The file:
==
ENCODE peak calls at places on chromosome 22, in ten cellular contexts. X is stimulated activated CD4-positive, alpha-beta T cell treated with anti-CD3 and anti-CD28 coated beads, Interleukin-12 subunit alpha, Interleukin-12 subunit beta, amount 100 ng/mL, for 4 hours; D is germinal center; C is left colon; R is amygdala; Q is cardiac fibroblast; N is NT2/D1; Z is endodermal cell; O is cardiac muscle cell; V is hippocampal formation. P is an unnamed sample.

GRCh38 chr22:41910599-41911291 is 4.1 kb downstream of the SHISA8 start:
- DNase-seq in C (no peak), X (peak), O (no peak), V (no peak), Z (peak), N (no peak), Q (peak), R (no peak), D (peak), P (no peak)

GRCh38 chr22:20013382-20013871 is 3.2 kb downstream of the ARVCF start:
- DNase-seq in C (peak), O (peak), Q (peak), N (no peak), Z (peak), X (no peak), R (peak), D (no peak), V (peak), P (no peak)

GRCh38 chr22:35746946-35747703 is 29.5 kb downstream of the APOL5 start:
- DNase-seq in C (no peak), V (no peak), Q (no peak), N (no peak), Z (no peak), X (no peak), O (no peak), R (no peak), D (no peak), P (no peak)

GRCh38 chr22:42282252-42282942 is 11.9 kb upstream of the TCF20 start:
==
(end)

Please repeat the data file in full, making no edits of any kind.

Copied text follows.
ENCODE peak calls at places on chromosome 22, in ten cellular contexts. X is stimulated activated CD4-positive, alpha-beta T cell treated with anti-CD3 and anti-CD28 coated beads, Interleukin-12 subunit alpha, Interleukin-12 subunit beta, amount 100 ng/mL, for 4 hours; D is germinal center; C is left colon; R is amygdala; Q is cardiac fibroblast; N is NT2/D1; Z is endodermal cell; O is cardiac muscle cell; V is hippocampal formation. P is an unnamed sample.

GRCh38 chr22:41910599-41911291 is 4.1 kb downstream of the SHISA8 start:
- DNase-seq in C (no peak), X (peak), O (no peak), V (no peak), Z (peak), N (no peak), Q (peak), R (no peak), D (peak), P (no peak)

GRCh38 chr22:20013382-20013871 is 3.2 kb downstream of the ARVCF start:
- DNase-seq in C (peak), O (peak), Q (peak), N (no peak), Z (peak), X (no peak), R (peak), D (no peak), V (peak), P (no peak)

GRCh38 chr22:35746946-35747703 is 29.5 kb downstream of the APOL5 start:
- DNase-seq in C (no peak), V (no peak), Q (no peak), N (no peak), Z (no peak), X (no peak), O (no peak), R (no peak), D (no peak), P (no peak)

GRCh38 chr22:42282252-42282942 is 11.9 kb upstream of the TCF20 start: